Jesus Creed

Jesus Creed

Acts and Mission 17

EmptyTomb.jpgWe turn now to Acts 4 in our quest to read the Book of Acts together as we probe the missional theology of this early Christian witness to what God was doing — through the apostles — and through the community — to bring the gospel of Jesus Christ to the entire world. As we read the Book of Acts in search of missional theology, we are reading The Acts of the Apostles (Abingdon New Testament Commentaries)
as our guide.


One key word in missional theology is witness. Peter was a “witness” to the gospel, and how Peter understands the substance or content of his gospel is so important. Here are the first 12 verses of Acts 4:

The priests and the
captain of the temple guard and the Sadducees came up to Peter and John
while they were speaking to the people. They
were greatly disturbed because the apostles were teaching the people
and proclaiming in Jesus the resurrection of the dead.
They seized Peter and John, and because it was evening, they put them in jail until the next day. But many who heard the message believed, and the number of men grew to about five thousand.

 The next day the rulers, elders and teachers of the law met in Jerusalem. Annas the high priest was there, and so were Caiaphas, John, Alexander and the other men of the high priest’s family. They had Peter and John brought before them and began to question them: “By what power or what name did you do this?”


Then Peter, filled with the Holy Spirit, said to them: “Rulers and elders of the people! If we are being called to account today for an act of kindness shown to a cripple and are asked how he was healed,then
know this, you and all the people of Israel: It is by the name of Jesus
Christ of Nazareth, whom you crucified but whom God raised from the
dead, that this man stands before you healed.
He is
   ” ‘the stone you builders rejected,
      which has become the capstone. Salvation is found in no one else, for there is no other name under heaven given to men by which we must be saved.”

So many things to say:


1. Missional theology knows the power of God’s Spirit at work, that power that raised Jesus from the dead: notice Peter’s message, in context of priests and Sadducees, focuses on resurrection.
2. Growth of the church matters to missional theology. Not because it measures its “success” by numbers but because its reason for existence is to extend God’s grace to others — all others, including the family of God, but also to those outside the family. God’s grace extended prompts conversions.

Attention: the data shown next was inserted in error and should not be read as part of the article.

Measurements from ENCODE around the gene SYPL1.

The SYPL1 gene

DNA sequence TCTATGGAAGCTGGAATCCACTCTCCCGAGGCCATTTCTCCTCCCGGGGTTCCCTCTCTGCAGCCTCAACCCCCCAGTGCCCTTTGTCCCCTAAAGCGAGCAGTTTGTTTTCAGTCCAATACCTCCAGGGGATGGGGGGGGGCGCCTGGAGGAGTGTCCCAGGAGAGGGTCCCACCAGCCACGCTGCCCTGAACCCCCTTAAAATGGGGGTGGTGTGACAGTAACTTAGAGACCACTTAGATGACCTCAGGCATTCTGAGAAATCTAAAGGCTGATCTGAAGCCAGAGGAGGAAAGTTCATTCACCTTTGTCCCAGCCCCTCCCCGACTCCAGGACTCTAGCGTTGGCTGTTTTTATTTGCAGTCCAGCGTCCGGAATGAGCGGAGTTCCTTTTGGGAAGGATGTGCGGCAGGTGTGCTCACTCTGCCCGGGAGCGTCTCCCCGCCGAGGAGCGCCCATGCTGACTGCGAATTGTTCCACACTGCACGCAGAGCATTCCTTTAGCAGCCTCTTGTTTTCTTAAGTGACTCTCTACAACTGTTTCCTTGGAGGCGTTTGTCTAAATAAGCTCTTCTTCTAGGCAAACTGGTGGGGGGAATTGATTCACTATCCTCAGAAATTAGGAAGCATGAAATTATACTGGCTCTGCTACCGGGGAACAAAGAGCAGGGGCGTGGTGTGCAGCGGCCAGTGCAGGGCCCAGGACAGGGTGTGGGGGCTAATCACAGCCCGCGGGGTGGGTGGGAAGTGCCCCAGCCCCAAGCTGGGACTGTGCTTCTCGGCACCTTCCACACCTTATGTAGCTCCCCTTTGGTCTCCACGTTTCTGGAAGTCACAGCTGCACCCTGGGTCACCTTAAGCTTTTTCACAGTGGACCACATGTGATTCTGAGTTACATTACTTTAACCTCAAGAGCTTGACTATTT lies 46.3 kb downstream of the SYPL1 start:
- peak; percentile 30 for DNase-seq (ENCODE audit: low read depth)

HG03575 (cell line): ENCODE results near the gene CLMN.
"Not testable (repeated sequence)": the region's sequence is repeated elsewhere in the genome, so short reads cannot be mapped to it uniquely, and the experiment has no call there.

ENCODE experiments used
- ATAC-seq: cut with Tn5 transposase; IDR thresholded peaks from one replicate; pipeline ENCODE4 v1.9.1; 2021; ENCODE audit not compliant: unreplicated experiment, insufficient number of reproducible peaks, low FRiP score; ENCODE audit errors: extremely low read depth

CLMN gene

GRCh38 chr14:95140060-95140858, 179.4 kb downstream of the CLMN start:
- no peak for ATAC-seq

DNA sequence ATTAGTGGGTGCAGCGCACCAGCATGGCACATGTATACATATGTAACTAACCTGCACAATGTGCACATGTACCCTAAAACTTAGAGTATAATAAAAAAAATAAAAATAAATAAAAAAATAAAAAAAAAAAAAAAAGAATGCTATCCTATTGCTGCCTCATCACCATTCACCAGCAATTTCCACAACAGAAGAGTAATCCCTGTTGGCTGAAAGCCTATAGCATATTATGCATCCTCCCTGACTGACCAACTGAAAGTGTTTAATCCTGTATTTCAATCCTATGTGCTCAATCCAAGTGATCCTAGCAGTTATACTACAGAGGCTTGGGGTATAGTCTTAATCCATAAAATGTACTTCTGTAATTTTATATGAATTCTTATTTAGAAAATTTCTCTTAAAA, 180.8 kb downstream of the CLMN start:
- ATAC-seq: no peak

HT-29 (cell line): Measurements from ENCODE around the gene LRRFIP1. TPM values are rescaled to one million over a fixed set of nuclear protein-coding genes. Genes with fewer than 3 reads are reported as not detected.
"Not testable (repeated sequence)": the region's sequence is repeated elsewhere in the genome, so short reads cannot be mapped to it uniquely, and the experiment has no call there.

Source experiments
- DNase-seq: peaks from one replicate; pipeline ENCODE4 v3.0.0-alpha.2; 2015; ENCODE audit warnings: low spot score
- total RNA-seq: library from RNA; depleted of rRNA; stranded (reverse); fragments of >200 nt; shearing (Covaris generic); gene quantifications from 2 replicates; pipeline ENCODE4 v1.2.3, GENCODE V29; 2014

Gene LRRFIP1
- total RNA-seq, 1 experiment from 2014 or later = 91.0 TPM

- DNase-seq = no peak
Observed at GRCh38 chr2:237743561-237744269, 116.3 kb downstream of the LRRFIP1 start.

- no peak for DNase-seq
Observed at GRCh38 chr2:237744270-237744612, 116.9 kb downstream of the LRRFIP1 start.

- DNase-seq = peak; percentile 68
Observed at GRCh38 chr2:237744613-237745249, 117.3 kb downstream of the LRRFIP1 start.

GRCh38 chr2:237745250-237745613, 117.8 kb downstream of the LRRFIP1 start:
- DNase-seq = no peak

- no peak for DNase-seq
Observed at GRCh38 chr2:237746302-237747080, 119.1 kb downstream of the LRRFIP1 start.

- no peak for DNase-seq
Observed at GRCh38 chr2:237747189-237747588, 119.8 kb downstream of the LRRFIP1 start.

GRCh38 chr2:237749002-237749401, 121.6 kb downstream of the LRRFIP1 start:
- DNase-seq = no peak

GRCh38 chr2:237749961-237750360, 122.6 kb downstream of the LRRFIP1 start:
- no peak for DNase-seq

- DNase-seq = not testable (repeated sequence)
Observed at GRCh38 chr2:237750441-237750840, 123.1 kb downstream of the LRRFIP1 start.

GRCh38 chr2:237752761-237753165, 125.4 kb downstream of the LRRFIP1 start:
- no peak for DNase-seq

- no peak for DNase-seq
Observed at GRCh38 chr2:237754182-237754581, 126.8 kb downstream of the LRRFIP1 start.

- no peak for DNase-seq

3. Peter, like other early Christan missional witnesses, knows the power and name at work: Jesus Christ.
4. Missional theology is unafraid of the claim that salvation comes only through the resurrection gospel about Jesus Christ.

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posted August 31, 2009 at 3:12 pm

Well, I love the passage, and love your comments. But I don’t know how well either are symptomatic of churches/people that identify themselves as missional. The passage and the comments seem to match the Pentacostal churches in substance and tone than missional ones.

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posted August 31, 2009 at 3:38 pm

I don’t understand the distinction you seem to be making between “missional” and “Pentecostal”. Are you saying they don’t mix?
Good emphasis on Peter’s understanding. And your comments are insightful. Grace extended however, can be more than just words; probably should be. I think Peter’s understanding went beyond word to include the realm of the Spirit manifesting Himself in some very stunning and grace-filled ways.
Yes resurrection. Even Paul picks it up in 1 Co 15.

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Scot McKnight

posted August 31, 2009 at 5:38 pm

Pentecostal means, for me, the power of God’s Spirit as seen in Acts 2. “Missional” means a life that participates in the Mission of God.

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posted August 31, 2009 at 7:16 pm

No, I’m not saying they don’t mix. On the contrary, I’d like to see the missional movement be more receptive to the missional theology Scot is describing here precisely because mission and pentecost go hand in hand.

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